A resurgence in deepwater Gulf of Mexico (GoM) exploration and production activity is predicted by 2013, nearly three years after the Macondo well blowout and massive oil spill off the Louisiana coast forced a slowdown in activity and new regulations.

Wood Mackenzie anticipates the deepwater GoM region will reach a new peak production of 2 MMboe/d in 2019. The forecast came as operators focus on improving existing production levels while striving to bring new projects onstream. The research consulting company presented the upstream outlook Oct. 3, showcasing reasons why the GoM remains attractive to operators as well as the region’s potential for continued development.

“By the end of this year, 2012, we expect the number of active floating rigs in the region to be about 37, which is a five-year high,” said Lauren Payne, a deepwater GoM analyst for Wood Mackenzie. “It’s important to remember these rigs are not distributed evenly among the different rig operators. The rig market has been very tight over the last 18 months or so.”

Turning to overall activity, the region is expected to rebound from a lack of activity since 2011, seeing fewer wells being spudded in conventional plays such as the Plio-Pleistocene and strong activity in newer, larger plays such as the Subsalt Miocene and Paleogene. The latter two will be long-term drivers for activity in the GoM, Payne said.

Figures presented by Julie Wilson, senior exploration analyst for Wood Mackenzie, showed the Subsalt Miocene play is predicted to reach 4.3 Bboe by 2030 with the Paleogene play is expected to hit 5.2 Bboe by the same year. Value created for the two plays are expected to surpass US $14 billion and $6 billion for the Subsalt Miocene and Paleogene, respectively.

Although these newer, larger plays have attracted operators – 37 large and small companies for the Paleogene alone – Wilson said the entire GoM region holds opportunities for operators. Plays range from mature ones that have been exploited for a while to the newer ones that are in remote, deeper waters and potentially hold giant prospects. “This range of plays offers a variety of opportunities to a wide range of different types of operators. Subsalt emerging plays do offer large volumes, but the shallower more conventional plays still generate value.”

By 2030, Wood Mackenzie anticipates $70 billion will be invested in deepwater GoM, an amount that combined tops other deepwater basins in the world, she explained. “We expect over 12.5 Bboe to be found from that investment, and the value to be created is around $30 billion.” Only Brazil is expected to surpass the volume and value creation anticipated in the GoM, mainly because of huge undiscovered presalt volumes there.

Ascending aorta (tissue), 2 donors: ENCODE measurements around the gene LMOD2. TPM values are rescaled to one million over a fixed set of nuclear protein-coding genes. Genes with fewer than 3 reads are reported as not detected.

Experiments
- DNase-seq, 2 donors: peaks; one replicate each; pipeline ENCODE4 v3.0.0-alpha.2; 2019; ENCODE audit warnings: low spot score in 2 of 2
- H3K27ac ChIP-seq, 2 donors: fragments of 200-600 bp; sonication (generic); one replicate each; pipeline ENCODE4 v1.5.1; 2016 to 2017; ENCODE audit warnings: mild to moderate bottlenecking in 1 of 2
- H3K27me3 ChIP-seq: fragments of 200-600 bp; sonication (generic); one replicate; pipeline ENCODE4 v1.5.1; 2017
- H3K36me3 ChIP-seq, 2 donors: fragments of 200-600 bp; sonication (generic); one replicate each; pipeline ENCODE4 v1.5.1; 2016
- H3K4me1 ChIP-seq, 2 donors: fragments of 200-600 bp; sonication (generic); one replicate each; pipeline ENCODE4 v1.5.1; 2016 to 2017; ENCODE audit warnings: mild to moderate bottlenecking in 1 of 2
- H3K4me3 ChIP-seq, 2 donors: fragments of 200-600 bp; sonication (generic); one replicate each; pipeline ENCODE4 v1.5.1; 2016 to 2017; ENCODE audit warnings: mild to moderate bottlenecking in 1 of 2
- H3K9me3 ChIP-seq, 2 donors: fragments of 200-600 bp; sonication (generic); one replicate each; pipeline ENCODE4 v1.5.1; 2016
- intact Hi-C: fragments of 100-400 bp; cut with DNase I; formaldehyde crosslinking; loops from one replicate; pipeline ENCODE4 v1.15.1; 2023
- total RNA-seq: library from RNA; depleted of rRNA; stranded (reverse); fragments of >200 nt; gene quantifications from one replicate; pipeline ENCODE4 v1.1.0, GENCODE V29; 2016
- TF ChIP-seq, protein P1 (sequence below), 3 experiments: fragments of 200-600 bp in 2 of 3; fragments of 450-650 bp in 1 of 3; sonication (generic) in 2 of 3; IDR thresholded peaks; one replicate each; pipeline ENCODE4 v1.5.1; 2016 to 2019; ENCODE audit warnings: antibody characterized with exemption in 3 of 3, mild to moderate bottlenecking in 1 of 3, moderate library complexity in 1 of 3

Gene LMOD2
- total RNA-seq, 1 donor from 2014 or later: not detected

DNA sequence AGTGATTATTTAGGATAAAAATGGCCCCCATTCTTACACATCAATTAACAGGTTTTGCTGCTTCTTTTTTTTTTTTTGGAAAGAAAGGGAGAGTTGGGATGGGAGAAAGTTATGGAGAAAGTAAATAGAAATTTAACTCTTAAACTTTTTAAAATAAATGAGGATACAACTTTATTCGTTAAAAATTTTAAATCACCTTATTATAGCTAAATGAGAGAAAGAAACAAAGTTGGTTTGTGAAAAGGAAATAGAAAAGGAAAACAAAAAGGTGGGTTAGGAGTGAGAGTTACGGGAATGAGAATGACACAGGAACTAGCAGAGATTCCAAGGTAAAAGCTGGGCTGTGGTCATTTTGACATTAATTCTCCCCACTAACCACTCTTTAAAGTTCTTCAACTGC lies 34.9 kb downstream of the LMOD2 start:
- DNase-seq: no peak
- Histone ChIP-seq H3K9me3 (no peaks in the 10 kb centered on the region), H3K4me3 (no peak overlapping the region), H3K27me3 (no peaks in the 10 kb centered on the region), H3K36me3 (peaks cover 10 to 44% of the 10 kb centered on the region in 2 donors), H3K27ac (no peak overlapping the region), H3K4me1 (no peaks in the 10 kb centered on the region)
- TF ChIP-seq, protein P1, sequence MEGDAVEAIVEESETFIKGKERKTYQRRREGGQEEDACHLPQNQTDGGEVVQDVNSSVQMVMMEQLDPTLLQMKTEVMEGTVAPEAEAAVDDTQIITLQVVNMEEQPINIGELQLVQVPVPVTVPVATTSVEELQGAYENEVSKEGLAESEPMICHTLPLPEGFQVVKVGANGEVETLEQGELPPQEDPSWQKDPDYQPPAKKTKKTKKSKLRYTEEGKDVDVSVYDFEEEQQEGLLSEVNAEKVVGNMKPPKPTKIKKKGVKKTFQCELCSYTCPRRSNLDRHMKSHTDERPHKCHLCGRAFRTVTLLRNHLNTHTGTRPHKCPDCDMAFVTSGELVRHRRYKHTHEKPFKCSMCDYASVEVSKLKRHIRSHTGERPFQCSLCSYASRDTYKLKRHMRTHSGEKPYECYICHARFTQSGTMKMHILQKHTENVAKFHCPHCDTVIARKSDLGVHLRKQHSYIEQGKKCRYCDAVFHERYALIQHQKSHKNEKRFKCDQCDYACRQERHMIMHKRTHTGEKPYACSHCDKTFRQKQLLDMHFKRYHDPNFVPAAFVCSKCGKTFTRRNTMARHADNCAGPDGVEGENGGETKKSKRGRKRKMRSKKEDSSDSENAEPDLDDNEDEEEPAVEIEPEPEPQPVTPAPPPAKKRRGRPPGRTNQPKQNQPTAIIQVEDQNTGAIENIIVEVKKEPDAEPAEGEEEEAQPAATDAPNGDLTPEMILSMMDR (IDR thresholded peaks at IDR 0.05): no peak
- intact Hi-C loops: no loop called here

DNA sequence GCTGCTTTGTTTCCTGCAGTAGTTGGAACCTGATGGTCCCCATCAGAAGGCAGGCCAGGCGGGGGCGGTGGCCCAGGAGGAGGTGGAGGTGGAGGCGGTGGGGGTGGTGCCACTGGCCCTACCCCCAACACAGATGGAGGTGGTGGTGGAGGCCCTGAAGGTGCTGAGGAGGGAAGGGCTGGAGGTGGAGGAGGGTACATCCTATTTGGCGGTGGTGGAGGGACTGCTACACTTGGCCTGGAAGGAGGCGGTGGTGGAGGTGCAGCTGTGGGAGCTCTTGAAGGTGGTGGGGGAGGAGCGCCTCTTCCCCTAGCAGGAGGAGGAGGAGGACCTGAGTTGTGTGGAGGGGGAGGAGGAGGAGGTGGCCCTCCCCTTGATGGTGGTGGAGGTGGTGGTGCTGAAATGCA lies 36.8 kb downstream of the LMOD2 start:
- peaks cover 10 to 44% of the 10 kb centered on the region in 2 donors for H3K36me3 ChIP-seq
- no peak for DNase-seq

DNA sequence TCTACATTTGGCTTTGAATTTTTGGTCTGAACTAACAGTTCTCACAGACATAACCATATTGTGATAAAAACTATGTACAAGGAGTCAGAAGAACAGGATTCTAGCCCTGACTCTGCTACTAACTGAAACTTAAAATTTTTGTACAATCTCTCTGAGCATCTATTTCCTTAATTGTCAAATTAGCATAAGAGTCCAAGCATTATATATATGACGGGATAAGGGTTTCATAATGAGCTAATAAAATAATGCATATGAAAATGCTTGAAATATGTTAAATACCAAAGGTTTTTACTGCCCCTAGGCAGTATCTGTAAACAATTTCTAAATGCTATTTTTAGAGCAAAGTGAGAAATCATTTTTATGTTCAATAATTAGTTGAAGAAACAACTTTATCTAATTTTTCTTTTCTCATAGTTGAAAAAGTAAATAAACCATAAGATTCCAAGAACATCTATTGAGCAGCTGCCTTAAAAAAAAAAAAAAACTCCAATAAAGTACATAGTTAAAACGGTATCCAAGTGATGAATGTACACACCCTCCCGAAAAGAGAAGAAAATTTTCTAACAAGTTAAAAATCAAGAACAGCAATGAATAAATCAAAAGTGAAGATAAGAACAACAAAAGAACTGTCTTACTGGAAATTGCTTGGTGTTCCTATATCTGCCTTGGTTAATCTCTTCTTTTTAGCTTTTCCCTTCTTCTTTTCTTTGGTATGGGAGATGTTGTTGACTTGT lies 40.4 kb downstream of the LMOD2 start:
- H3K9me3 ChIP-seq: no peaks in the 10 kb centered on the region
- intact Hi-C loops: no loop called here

Despite that, the GoM is still seen as a vibrant, global hub of exploration activity. Currently, there are 46 operators in the region. One of the latest entries into the region was Plains Exploration and Production, which announced in September it would buy BP-operated Marlin, Dorado, King, Horn Mountain, and Holstein fields, and the non-operated Diana-Hoover and Ram Powell fields.

Why so much interest and the reason behind the substantial dollars invested in the GoM? Wilson offered up five reasons:

  • Access to markets: the region is close to refineries, unlike some other countries that require substantial distance to transport product;
  • Access to acreage: licensing sales are open to more participants; whereas, in other countries, Angola for example, these are by invitation only. Small blocks of only 23 sq km (9 sq miles) give operators opportunities to access smaller chunks of land;
  • Level of existing infrastructure: many pipelines exist on the GoM shelf along with a large network of deepwater pipelines;
  • Fiscal terms: the fiscal terms are attractive; and
  • Local content: This has been an issue in Brazil and is becoming a more important issue in Africa.

And most of the processing capacity in the GoM is unused, said Norm Pokutylowicz, deepwater GoM analyst for Wood Mackenzie. “There is some value lying dormant there,” later noting roughly 25% of existing processing capacity is being used, excluding what operators have set aside for the future. The unused capacity could create value for hub owners and satellite operators if the right terms can be reached.

“By 2017, up to 70% of deepwater GoM processing capacity will remain unused, although the available amount will be small due to technical and operational reasons,” according to Pokutylowicz. “Demand for it will come in the form of infill development and tiebacks, while value will be derived either by operators monetizing their discovered resources or in the form of tariffs from third-party tiebacks.”

Such tiebacks could bring an additional $200 million per year in tariffs, he added.

Notwithstanding the advantages, several challenges remain for GoM operations. These include: changed regulatory environment, high costs, and rig constraints. Some operators may face technical and platform challenges.

The consultancy’s outlook also depends on overcoming certain obstacles, including capital, equipment, personnel shortage constraints, and the technological risk of deep frontier plays. However, the outlook remains positive.

“We will be reaching a new operational normal in 2013. That does not mean going back to pre-Macondo business as usual,” Payne said. “Our view is that, in 2013, we will get to a place where the operational environment is stable, predictable, and moving in a positive direction.”

Contact the author, Velda Addison, at vaddison@hartenergy.com.